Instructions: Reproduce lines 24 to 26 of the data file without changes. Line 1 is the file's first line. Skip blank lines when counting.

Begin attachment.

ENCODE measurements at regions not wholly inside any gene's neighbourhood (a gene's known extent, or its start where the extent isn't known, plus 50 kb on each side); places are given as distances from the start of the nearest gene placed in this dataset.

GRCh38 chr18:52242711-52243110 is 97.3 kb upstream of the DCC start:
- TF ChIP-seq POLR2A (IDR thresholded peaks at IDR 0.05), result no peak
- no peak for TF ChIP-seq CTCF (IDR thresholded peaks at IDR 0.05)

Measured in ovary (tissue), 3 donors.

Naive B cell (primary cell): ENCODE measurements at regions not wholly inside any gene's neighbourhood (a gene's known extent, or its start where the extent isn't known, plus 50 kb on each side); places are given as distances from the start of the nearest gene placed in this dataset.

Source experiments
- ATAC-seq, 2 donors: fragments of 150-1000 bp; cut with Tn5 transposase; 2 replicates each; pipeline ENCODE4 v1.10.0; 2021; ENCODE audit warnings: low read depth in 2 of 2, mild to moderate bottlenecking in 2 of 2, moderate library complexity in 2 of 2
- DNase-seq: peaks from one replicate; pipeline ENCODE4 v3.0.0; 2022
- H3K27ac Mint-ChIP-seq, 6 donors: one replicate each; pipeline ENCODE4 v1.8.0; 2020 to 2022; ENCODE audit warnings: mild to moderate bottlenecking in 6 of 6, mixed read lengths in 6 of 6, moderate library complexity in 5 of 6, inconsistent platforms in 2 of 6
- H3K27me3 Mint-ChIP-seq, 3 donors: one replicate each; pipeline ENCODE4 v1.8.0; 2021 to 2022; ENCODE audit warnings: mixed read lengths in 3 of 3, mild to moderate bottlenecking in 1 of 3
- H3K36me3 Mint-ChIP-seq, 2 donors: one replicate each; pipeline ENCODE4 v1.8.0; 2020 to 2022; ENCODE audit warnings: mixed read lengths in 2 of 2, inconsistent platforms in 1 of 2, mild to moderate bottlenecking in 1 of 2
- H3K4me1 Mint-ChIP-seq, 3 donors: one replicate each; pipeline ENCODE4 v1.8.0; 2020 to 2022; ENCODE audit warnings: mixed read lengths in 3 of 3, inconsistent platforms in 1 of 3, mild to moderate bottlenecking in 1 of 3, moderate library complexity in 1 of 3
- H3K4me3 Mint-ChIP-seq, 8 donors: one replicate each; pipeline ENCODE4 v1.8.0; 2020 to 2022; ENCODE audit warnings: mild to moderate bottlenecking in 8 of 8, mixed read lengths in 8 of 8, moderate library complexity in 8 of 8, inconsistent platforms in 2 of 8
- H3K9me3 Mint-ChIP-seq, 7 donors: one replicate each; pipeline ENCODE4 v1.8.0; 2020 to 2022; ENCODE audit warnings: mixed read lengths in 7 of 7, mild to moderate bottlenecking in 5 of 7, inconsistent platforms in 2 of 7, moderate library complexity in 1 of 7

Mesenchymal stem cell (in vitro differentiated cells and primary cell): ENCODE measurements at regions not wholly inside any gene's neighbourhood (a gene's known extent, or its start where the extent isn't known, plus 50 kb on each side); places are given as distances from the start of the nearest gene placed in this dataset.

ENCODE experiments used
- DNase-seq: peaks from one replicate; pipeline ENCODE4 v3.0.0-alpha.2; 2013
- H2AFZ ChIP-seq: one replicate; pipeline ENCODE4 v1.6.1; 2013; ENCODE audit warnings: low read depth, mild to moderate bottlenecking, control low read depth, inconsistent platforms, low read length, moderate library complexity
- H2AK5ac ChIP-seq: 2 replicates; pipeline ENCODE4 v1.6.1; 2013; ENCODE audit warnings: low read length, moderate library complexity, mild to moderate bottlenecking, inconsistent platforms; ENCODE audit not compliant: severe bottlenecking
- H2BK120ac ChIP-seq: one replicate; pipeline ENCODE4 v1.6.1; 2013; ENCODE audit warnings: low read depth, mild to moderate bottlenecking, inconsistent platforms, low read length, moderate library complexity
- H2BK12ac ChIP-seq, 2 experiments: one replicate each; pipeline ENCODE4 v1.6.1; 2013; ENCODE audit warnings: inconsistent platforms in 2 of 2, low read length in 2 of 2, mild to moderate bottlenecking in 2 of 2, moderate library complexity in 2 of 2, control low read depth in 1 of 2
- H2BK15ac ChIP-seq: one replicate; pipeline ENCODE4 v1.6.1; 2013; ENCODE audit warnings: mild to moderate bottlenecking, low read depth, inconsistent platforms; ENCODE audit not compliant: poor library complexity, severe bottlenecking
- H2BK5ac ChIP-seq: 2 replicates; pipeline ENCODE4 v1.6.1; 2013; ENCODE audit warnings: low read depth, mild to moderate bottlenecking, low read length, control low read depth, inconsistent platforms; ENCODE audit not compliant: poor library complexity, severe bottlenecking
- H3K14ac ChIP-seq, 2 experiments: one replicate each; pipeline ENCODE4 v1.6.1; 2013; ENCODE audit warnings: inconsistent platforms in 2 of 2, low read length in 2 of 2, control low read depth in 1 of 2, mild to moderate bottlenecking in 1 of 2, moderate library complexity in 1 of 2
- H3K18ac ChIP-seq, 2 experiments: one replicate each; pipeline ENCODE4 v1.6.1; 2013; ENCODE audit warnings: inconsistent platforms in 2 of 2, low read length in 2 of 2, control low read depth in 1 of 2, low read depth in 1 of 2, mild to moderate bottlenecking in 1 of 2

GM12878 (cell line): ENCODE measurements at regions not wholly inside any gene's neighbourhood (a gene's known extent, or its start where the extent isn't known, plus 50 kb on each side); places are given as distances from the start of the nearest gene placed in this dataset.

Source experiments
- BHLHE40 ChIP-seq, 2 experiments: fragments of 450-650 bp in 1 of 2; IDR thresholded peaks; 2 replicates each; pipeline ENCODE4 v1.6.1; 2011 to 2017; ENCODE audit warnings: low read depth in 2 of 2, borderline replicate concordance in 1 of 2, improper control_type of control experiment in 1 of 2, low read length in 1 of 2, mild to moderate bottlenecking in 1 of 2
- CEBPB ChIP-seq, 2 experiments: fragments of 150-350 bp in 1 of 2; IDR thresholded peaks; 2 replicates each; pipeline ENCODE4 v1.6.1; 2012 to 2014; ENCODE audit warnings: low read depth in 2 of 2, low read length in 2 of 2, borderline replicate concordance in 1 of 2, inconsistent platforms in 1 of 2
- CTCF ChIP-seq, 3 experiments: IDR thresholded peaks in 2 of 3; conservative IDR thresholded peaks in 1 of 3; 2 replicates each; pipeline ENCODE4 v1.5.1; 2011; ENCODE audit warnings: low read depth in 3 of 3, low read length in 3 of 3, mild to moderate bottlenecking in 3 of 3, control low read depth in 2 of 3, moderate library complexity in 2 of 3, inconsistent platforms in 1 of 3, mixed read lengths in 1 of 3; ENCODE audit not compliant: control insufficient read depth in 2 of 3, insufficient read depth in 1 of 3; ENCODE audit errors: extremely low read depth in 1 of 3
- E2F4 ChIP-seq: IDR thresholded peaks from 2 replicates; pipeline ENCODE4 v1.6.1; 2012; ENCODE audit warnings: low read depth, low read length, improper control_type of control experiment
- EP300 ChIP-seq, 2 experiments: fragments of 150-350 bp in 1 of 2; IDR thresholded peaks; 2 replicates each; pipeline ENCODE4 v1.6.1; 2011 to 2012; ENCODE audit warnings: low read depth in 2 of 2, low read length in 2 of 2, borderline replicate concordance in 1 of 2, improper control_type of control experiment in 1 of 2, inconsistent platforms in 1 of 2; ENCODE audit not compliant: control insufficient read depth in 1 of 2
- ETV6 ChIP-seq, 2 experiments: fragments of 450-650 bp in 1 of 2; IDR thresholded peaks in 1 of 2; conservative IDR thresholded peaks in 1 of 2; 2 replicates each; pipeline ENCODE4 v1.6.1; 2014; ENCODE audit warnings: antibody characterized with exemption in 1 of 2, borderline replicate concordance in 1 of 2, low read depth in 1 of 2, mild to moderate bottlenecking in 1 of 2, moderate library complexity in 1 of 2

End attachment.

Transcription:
- H2BK5ac ChIP-seq: 2 replicates; pipeline ENCODE4 v1.6.1; 2013; ENCODE audit warnings: low read depth, mild to moderate bottlenecking, low read length, control low read depth, inconsistent platforms; ENCODE audit not compliant: poor library complexity, severe bottlenecking
- H3K14ac ChIP-seq, 2 experiments: one replicate each; pipeline ENCODE4 v1.6.1; 2013; ENCODE audit warnings: inconsistent platforms in 2 of 2, low read length in 2 of 2, control low read depth in 1 of 2, mild to moderate bottlenecking in 1 of 2, moderate library complexity in 1 of 2
- H3K18ac ChIP-seq, 2 experiments: one replicate each; pipeline ENCODE4 v1.6.1; 2013; ENCODE audit warnings: inconsistent platforms in 2 of 2, low read length in 2 of 2, control low read depth in 1 of 2, low read depth in 1 of 2, mild to moderate bottlenecking in 1 of 2